Although the United States has the highest incarceration rate among developed nations (698 inmates per 100 000 residents versus 106 in Canada and 148 in England),79 surprisingly few studies examine health outcomes of delinquent youth after they leave detention. We know the least about the populations that are at greatest risk for HIV/AIDS as they age. The challenge for pediatric health is to address how disproportionate confinement of racial/ethnic minority youth in the United States leads to health disparities in the HIV/AIDS epidemic.
Zaoli Zhang, MS, prepared the data and generated modified diagnostic algorithms. Jessica Jakubowski, PhD, provided assistance preparing data. Frank Palella, MD, Ronald Stall, PhD, Michael W. Plankey, PhD, Celia Fisher, PhD, and the anonymous reviewers provided invaluable advice on the project. We thank our participants for their time and willingness to participate; our talented and intrepid field staff; the Circuit Court of Cook County including the Cook County Juvenile Temporary Detention Center, the Juvenile Justice and Child Protection Department, the Juvenile Probation and Court Services Department, the Social Service Department, Adult Probation, and Forensic Clinical Services; the Cook County Department of Corrections; the Illinois Department of Juvenile Justice; and the Illinois Department of Corrections for their cooperation.
- Accepted November 14, 2016.
- Address correspondence to Linda A. Teplin, PhD, Health Disparities and Public Policy Program, Department of Psychiatry and Behavioral Sciences, Northwestern University Feinberg School of Medicine, 710 North Lake Shore Dr, Suite 900, Chicago, IL 60611. E-mail:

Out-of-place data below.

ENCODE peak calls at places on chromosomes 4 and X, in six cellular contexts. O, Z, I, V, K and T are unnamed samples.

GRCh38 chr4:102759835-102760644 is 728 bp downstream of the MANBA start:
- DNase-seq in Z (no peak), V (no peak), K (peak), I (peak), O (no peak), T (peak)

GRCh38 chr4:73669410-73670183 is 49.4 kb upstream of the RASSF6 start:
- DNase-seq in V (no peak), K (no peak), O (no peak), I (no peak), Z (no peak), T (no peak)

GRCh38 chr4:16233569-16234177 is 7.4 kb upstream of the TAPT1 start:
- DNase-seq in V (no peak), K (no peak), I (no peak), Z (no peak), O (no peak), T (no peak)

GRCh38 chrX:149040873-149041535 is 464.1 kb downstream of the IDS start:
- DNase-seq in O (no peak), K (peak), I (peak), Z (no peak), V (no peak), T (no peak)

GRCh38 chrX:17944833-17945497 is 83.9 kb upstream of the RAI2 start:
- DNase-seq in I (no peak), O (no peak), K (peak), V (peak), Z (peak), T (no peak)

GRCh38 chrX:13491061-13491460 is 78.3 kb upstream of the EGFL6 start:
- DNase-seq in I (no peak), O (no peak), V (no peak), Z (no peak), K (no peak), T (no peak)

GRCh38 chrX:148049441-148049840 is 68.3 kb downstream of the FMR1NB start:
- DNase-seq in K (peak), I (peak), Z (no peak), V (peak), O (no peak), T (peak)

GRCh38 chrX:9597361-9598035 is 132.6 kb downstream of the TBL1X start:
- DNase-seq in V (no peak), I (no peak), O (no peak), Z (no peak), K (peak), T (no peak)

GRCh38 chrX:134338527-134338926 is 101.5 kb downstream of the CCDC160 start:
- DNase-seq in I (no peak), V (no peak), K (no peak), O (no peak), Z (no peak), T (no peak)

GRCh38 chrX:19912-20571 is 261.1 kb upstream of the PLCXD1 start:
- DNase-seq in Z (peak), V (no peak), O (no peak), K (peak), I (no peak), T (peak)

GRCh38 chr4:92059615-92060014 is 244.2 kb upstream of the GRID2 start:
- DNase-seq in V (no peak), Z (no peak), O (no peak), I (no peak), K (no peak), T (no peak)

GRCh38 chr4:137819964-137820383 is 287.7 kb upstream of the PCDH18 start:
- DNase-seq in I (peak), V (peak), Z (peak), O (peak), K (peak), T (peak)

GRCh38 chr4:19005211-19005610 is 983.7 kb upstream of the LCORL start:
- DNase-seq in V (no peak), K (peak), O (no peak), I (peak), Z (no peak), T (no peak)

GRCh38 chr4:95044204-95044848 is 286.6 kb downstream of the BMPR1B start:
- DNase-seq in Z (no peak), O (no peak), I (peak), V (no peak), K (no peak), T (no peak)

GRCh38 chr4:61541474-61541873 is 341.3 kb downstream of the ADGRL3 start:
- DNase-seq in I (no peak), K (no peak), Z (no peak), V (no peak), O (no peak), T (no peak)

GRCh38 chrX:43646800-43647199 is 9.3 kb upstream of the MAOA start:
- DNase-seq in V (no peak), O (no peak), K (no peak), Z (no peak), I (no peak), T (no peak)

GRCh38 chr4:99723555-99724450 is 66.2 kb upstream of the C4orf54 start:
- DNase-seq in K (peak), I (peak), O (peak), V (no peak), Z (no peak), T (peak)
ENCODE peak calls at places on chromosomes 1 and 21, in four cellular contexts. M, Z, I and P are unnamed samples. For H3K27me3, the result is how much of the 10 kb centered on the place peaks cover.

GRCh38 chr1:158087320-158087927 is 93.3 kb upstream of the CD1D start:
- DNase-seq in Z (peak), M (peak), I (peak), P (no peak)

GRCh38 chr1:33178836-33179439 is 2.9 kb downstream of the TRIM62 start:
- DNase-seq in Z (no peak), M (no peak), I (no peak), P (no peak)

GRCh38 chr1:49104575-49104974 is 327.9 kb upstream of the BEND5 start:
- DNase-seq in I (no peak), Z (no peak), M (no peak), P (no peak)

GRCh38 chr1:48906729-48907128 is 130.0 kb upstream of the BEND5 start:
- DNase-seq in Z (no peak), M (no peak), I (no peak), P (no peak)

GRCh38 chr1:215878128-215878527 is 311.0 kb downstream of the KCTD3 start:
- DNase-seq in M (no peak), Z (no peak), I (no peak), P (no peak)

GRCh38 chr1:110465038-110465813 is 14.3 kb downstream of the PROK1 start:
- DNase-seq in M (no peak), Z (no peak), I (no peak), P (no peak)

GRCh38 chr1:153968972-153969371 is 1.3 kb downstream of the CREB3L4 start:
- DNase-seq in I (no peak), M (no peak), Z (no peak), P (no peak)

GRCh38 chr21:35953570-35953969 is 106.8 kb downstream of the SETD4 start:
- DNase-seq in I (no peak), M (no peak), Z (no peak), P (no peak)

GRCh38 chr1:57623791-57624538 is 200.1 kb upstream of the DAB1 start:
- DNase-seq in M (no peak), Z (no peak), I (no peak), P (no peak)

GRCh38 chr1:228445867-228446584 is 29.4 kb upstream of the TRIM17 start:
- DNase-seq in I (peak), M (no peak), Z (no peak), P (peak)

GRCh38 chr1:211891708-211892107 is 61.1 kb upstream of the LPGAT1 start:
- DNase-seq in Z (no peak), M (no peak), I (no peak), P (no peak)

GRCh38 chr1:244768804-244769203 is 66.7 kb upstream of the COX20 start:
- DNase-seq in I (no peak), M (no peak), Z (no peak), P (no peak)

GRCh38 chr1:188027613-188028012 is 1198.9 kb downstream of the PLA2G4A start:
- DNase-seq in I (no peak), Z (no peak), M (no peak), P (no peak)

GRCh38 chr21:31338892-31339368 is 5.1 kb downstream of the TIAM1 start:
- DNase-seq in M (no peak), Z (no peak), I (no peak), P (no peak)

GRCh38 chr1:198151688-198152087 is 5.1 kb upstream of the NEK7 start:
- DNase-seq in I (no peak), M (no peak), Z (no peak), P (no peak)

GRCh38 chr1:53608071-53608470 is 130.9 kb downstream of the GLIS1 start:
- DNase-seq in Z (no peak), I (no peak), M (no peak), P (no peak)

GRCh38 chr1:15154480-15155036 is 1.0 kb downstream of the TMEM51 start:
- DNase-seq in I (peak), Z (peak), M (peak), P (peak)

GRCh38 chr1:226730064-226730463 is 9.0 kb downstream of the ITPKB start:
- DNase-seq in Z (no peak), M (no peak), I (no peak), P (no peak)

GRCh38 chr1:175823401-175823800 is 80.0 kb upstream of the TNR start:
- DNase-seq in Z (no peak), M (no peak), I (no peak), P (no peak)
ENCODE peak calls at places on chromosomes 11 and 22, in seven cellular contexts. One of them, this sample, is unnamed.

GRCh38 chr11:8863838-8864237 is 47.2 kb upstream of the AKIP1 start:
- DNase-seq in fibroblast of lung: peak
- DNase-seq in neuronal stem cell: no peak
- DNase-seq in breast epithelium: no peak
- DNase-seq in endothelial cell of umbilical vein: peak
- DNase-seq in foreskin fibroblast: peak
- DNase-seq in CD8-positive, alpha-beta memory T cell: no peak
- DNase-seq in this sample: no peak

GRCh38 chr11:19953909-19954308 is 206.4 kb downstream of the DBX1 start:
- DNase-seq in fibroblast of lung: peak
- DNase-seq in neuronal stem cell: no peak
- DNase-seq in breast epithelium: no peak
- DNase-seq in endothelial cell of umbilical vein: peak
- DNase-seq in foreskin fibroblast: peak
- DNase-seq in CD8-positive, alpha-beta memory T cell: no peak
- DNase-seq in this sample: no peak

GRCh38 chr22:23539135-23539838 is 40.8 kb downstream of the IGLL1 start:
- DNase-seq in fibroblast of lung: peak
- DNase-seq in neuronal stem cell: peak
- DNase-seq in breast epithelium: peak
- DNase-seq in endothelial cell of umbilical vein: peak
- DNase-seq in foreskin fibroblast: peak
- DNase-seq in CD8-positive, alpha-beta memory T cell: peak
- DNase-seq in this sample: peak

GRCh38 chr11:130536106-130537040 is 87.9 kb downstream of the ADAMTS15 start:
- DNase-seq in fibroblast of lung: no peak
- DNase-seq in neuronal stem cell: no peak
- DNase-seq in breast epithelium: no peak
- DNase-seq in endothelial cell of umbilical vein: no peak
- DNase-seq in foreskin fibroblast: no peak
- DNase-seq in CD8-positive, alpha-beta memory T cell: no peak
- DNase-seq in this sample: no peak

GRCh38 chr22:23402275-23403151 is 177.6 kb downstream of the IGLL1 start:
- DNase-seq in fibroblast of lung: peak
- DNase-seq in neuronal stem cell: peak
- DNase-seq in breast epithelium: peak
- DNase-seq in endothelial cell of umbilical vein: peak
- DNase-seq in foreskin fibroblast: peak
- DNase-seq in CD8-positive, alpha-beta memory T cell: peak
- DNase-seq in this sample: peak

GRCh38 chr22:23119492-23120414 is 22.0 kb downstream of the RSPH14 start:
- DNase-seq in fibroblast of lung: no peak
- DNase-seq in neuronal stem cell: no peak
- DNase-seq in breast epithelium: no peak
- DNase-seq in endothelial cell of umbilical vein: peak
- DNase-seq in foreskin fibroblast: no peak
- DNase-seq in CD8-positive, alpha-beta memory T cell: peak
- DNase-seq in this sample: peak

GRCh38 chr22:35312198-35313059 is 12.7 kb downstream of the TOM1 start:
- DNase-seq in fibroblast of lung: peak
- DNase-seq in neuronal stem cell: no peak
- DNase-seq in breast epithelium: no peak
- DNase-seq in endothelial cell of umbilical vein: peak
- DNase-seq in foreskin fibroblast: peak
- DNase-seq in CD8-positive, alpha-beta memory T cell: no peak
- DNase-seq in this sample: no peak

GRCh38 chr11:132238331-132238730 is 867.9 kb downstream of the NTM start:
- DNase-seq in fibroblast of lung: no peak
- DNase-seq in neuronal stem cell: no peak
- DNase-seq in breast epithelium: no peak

FINANCIAL DISCLOSURE: The authors have indicated they have no financial relationships relevant to this article to disclose.
FUNDING: This work was supported by: The National Institutes of Health (NIH) National Institute on Drug Abuse grants R01DA019380, R01DA022953, and R01DA028763; the NIH National Institute of Mental Health grants R01MH54197 and R01MH59463 (Division of Services and Intervention Research and Center for Mental Health Research on AIDS); and Department of Justice grants 1999-JE-FX-1001, 2005-JL-FX-0288, and 2008-JF-FX-0068 from the Office of Juvenile Justice and Delinquency Prevention. Major funding was also provided by the NIH National Institute on Alcohol Abuse and Alcoholism, the NIH Office of Behavioral and Social Sciences Research, Substance Abuse and Mental Health Services Administration (Center for Mental Health Services, Center for Substance Abuse Prevention, Center for Substance Abuse Treatment), the NIH Center on Minority Health and Health Disparities, the Centers for Disease Control and Prevention (National Center for Injury Prevention and Control and National Center for HIV/AIDS, Viral Hepatitis, STD, and TB Prevention), the NIH Office of Research on Women's Health, the NIH Office of Rare Diseases, the Department of Labor, the Department of Housing and Urban Development, the William T. Grant Foundation, and the Robert Wood Johnson Foundation. Additional funds were provided by the John D. and Catherine T. MacArthur Foundation, the Open Society Institute, and the Chicago Community Trust. Funded by the National Institutes of Health (NIH).
POTENTIAL CONFLICT OF INTEREST: The authors have indicated they have no potential conflicts of interest to disclose.